Deal Breaking and Dating in Dexter

 

Dear Deal Breakers and Dating,
Keep dating!  It may seem too early to bring up deal breakers early on, but it sure saves you time and heart ache!  Now you know that this woman is definitely not a keeper for a committed relationship including children!  Time to move on.

One of the advantages I found of dating once I reached my early 30s is that I no longer wanted to play “the game.”  I didn’t want to try to change anyone else, but instead, I wanted to let dates know who I know I am and what I need to make a relationship work.  For me!  The might have been fun in teens and twenties, but it grows old.  You may have offended her by getting serious too quickly, but you also learned that she’s really not into kids.  And you are.  You both now know that about each other and you haven’t wasted 3 years living together and fighting all the time.

Have you ever tried to change something about yourself?  Like lose weight? Quit a bad habit?  How did it go for you?  Was it quick and easy?  Did it just take a couple of reminders to yourself, a couple of changes to your routine and the weight was gone or you gave up the bad habit?  Hmmm.  I didn’t think so.  And this was a change YOU wanted for you!

So, if you try to change someone else who is OK with how they are (she doesn’t want kids) and now you make it your mission to convince her to be a loving mom to only 1 or 2 children, how will that go?  Smoothly?  Easily?  What will that do to the children that you want her to help you raise?  Will they feel loved and cared for by her?  Or might she feel resentful towards them and you?

Be glad you know yourself so well.  It’s not romantic to tell your date all your non-negotiables the first or second date, but it does move the process of finding a life partner along well.  Be who you are, with no apologies!  Keep dating!
And keep me posted, OK?

Christine Cantrell, PhD

Psychologist

 

 

Heated in Hell, MI

  • Posted on March 13, 2016 at 3:04 pm

Dear Christine, 

I work at a professional office where there’s a strict no dating policy.  It’s a really good job and I need it but I have a problem that’s making it hard to go to work.  A co-worker started flirting with me big time and though I knew the policy, I figured what the hell, we could be discrete.  We went out several times and I thought he really liked me.  I was falling!   Suddenly he just started ignoring me.  He won’t take my calls and acts at work like nothing happened.  I can’t talk to anyone at work about it but I did find out, he has a husband!  I’m so damn angry and there’s nothing I can do without serious risk of affecting my position at work.  Part of me wants to tell our manager just to get him in trouble and hell with the consequences.  If he would at least talk to me I might have some understanding but he has totally cut me off and I’m frustrated and confused.  How do I let this go before I blow!?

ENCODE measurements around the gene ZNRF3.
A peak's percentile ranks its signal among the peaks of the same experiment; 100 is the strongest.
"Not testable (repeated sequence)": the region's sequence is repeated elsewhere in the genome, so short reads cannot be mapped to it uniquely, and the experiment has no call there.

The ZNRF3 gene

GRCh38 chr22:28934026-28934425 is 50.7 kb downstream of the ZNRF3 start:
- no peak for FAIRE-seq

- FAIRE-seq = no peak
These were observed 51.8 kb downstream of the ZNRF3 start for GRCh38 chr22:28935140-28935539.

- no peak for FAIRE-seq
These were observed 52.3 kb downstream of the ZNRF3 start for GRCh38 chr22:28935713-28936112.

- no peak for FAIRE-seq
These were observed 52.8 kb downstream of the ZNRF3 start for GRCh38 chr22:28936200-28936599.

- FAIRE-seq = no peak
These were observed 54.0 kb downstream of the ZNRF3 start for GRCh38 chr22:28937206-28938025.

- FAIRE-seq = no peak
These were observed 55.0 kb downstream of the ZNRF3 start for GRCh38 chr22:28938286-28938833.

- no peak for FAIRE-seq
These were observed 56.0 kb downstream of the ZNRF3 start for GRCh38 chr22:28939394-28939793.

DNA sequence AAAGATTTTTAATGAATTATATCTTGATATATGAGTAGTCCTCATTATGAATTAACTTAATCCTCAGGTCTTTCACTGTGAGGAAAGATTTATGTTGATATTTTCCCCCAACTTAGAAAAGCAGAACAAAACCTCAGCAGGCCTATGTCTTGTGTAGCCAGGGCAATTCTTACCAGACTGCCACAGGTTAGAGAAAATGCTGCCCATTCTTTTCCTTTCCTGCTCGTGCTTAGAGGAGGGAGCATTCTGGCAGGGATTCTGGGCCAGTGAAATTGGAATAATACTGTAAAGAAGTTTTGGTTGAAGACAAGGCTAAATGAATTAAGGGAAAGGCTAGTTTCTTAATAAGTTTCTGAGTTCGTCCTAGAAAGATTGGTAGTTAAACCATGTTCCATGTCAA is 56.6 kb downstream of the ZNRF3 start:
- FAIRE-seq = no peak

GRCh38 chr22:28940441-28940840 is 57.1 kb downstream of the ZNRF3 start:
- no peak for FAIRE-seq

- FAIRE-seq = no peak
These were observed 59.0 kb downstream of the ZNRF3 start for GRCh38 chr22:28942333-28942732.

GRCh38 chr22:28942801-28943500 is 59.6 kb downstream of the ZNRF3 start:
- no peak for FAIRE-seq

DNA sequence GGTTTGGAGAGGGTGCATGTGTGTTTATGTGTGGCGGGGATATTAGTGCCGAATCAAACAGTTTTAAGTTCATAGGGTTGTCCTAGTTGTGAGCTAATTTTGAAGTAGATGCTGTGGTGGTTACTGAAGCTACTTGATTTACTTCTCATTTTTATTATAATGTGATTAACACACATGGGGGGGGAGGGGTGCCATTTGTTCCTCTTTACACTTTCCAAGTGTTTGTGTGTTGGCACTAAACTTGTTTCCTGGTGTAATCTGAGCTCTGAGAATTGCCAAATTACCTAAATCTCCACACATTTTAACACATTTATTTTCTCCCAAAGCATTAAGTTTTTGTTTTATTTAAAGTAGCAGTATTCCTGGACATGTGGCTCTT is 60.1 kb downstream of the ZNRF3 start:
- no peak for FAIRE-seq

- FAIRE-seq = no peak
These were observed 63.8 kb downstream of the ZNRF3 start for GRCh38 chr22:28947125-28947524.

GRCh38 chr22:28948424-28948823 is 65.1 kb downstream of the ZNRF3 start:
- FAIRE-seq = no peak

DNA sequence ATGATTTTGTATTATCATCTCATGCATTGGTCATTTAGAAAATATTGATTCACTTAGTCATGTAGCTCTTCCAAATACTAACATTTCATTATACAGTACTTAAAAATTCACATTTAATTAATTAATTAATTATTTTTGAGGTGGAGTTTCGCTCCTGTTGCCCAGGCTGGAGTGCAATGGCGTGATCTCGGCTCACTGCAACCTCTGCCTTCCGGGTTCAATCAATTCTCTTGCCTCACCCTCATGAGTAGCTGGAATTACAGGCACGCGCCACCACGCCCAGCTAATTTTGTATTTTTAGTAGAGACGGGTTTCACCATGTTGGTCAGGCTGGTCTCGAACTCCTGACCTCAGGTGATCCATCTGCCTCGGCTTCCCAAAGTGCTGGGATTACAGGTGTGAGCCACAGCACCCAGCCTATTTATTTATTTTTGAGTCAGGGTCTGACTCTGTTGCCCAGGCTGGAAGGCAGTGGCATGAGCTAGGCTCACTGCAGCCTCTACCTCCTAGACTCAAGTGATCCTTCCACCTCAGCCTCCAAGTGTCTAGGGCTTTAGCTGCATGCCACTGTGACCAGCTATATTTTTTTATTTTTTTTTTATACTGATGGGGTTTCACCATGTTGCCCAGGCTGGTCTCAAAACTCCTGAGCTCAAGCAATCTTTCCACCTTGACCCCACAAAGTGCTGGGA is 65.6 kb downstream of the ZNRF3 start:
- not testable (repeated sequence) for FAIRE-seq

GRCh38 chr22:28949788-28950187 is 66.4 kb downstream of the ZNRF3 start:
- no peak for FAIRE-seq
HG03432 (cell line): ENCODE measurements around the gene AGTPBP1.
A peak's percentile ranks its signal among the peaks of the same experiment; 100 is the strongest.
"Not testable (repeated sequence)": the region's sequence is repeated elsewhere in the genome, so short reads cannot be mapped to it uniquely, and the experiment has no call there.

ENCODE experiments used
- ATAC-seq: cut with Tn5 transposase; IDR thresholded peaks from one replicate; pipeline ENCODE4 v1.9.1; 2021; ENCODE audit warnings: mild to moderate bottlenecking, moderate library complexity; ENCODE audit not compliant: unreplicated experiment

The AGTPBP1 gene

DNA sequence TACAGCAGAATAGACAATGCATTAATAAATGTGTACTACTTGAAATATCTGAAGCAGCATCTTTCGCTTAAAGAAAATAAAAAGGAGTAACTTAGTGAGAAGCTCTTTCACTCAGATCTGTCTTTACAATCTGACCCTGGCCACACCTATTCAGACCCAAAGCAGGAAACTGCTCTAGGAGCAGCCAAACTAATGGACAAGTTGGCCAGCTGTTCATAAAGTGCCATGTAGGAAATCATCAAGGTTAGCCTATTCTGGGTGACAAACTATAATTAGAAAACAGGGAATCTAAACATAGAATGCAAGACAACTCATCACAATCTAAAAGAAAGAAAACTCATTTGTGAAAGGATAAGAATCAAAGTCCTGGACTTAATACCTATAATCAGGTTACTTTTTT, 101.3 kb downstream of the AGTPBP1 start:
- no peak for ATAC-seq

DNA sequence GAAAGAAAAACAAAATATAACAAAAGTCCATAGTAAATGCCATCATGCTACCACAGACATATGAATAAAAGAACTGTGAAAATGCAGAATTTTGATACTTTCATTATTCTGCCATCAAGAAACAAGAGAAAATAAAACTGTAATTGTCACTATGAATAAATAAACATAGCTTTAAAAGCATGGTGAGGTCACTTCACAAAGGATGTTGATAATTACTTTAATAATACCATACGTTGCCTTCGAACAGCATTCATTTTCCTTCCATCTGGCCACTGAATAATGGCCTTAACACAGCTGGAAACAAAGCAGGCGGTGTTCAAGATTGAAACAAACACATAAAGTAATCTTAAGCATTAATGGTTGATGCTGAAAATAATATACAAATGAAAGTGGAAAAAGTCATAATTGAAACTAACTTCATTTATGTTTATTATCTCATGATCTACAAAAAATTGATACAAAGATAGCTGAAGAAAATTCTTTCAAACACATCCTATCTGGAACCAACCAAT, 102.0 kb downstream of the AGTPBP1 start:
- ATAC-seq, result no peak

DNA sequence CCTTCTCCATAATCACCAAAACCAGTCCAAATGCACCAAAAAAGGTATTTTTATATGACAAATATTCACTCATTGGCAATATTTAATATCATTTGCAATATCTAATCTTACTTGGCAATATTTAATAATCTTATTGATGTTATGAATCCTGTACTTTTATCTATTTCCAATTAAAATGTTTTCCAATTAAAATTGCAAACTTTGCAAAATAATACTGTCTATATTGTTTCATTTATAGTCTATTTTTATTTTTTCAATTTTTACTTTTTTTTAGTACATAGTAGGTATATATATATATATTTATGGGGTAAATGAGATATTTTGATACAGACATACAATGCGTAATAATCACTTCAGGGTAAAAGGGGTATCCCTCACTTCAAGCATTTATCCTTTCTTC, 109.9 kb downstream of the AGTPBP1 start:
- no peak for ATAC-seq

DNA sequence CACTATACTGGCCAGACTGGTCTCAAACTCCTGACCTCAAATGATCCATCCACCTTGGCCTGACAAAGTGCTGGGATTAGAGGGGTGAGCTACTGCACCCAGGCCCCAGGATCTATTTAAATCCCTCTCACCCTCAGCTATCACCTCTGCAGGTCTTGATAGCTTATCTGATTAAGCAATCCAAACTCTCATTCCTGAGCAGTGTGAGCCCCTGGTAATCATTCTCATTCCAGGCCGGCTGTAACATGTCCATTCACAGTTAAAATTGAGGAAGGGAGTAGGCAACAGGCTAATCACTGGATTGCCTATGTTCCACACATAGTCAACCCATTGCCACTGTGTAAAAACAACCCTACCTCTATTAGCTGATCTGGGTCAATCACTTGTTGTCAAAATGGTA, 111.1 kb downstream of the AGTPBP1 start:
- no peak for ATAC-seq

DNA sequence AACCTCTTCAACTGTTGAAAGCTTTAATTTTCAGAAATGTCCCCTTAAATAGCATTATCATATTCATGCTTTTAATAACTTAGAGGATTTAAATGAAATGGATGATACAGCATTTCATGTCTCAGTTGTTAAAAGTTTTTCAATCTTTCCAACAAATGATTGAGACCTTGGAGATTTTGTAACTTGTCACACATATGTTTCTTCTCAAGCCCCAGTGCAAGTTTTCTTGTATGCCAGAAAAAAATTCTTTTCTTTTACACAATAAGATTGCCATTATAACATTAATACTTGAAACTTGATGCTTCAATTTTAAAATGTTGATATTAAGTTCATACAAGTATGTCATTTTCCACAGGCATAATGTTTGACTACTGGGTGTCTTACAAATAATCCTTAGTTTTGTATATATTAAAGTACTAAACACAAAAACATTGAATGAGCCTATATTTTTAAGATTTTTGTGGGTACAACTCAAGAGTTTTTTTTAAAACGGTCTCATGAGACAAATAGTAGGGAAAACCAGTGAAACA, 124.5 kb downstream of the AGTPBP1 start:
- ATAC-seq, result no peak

Thanks, Heated in Hell, MI

Dear Heated,

Now you know why there’s a no-dating policy in most workplaces.  Even if you two hit it off, your dating can be very difficult on your colleagues who have to endure your drama once they realize what’s going on.

So, at work you met a flirt who is married.  Here’s the result of your decision to see  “what the hell.”  You took a big risk.  Welcome to hell!  You might be discrete, but  who is he really is?  Is he capable of discretion?  Healthy relationship are when both partners are equals to communicate what they feel and need and want.  That’s really hard to do in the workplace.

You can’t make someone else take your calls, like you or talk to you.  You can’t make a relationship work all by yourself.  A good relationship is when both parties are giving 100%, not even just 50/50.  You are putting your job at serious risk.   If you truly need and want this job, you’ll find a way to take a deep breath whenever you see him/think of him, and remind yourself that you need this job.

Welcome to a life lesson.  When you truly get a lesson from the School of Hard Knocks, you will never need a refresher course!  Consider yourself lucky that you still have your job and focus on that.  Count to 10 when you see him, use self-talk to talk yourself down when you get riled up.  Anger is a normal reaction, but after about 90 seconds of feeling anger surge, you have to feed it to keep it going.

Remind yourself that you put yourself in this position.  If you tell yourself you were the victim and you just want him punished, whatever the cost to you, that’s nurturing the anger.  For every 5 minutes that you are angry, you increase your blood pressure, decrease your digestion, your breathing gets shallow and your immune system goes off line for the next 6 hours!  That’s not including losing your job.  It’s not fun to be an adult:  bills, responsibilities, jobs, boundaries, communication and most important, self-care.   Good luck as you practice good self-care in the coming weeks, modulating your anger rather than feeding it!